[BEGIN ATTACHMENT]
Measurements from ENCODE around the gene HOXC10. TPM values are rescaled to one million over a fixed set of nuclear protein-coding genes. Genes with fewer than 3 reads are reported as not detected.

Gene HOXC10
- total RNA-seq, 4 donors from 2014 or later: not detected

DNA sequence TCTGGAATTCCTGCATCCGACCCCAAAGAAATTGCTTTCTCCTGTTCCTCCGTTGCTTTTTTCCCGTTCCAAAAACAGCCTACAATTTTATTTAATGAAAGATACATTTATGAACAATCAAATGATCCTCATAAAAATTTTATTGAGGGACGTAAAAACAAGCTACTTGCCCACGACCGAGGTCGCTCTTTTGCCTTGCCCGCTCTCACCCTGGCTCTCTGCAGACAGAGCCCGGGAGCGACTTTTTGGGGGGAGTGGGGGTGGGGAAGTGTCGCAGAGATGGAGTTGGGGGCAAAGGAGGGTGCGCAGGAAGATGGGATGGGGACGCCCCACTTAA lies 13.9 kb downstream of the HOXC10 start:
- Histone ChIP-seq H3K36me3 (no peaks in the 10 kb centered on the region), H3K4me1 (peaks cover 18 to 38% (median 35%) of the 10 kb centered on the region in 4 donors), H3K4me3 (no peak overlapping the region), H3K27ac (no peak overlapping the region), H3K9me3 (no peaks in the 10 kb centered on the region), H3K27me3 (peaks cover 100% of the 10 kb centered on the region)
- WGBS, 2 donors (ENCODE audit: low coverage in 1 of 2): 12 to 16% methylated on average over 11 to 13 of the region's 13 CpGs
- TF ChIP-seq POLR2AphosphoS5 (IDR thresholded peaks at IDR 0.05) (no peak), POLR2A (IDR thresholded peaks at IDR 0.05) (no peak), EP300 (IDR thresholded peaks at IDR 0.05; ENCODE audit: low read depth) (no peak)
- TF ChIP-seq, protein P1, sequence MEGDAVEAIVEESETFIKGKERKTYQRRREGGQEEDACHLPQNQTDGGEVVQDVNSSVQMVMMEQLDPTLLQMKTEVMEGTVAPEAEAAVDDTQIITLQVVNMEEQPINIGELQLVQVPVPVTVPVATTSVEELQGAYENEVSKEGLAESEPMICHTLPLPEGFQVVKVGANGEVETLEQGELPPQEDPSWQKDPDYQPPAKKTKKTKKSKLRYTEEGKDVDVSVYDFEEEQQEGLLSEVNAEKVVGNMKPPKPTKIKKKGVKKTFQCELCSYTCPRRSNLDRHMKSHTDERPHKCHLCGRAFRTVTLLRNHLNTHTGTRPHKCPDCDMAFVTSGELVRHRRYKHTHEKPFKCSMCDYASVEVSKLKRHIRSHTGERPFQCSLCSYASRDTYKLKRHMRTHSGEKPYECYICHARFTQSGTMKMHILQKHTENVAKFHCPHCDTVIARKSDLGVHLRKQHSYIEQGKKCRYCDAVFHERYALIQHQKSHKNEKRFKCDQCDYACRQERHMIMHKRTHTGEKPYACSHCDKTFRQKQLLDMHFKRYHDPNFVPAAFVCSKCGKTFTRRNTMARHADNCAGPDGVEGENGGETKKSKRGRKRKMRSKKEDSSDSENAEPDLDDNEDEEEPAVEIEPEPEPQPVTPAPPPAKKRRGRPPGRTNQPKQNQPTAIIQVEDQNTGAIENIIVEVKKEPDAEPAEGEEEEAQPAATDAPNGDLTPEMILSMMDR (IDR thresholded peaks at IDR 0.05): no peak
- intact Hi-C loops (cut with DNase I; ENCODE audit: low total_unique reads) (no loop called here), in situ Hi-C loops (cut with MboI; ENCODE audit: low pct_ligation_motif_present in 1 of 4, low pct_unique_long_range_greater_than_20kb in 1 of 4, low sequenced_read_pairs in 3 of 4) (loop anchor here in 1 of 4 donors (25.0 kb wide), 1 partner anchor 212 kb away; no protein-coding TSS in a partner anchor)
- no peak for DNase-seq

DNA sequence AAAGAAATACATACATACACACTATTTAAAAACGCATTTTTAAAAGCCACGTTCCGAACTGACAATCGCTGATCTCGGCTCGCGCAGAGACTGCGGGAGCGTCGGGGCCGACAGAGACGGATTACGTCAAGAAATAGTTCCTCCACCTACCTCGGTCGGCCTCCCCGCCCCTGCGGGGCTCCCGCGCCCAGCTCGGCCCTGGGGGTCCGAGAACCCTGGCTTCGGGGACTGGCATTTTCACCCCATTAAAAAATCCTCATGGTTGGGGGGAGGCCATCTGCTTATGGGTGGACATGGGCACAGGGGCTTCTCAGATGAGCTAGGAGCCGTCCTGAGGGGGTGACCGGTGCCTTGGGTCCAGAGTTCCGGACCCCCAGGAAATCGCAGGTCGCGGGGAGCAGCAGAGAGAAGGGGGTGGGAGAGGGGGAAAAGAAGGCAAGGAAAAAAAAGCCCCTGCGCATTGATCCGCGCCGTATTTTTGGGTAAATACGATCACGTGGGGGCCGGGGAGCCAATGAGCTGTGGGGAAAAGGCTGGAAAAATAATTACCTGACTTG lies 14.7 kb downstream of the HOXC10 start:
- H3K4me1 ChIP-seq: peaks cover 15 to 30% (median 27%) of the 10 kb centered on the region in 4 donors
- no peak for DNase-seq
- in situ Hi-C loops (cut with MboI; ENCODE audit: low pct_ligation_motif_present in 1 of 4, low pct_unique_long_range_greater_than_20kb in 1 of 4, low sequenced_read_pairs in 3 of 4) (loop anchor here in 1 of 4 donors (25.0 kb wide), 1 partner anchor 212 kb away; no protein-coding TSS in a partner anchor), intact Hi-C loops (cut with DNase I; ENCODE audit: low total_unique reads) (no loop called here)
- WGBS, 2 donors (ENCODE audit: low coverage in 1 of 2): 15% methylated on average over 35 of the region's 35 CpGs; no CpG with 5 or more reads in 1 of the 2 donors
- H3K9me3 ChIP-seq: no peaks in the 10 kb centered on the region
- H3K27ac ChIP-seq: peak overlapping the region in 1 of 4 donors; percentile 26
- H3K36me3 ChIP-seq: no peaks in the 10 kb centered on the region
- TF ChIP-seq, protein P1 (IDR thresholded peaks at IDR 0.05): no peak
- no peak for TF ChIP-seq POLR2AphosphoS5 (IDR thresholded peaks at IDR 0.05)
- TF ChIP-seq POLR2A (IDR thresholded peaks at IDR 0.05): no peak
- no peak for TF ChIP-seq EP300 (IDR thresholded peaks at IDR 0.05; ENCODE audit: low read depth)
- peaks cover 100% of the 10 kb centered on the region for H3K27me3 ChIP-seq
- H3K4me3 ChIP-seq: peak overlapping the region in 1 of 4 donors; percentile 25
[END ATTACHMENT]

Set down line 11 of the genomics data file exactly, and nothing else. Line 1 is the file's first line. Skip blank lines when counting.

DNA sequence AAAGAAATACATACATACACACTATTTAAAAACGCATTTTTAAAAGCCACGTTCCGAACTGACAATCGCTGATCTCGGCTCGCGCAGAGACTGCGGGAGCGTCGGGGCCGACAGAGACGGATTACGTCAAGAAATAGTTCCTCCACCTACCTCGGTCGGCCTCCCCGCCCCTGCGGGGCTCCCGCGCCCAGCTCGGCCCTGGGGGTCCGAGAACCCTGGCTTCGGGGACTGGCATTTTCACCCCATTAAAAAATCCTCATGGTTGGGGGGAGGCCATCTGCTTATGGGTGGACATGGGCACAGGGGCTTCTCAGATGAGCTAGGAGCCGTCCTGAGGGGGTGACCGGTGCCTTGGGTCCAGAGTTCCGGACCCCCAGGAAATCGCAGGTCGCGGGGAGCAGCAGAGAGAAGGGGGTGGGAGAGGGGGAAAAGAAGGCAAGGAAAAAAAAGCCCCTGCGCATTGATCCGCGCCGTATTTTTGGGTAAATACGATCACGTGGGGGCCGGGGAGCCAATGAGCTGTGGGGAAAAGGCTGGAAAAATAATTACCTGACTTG lies 14.7 kb downstream of the HOXC10 start: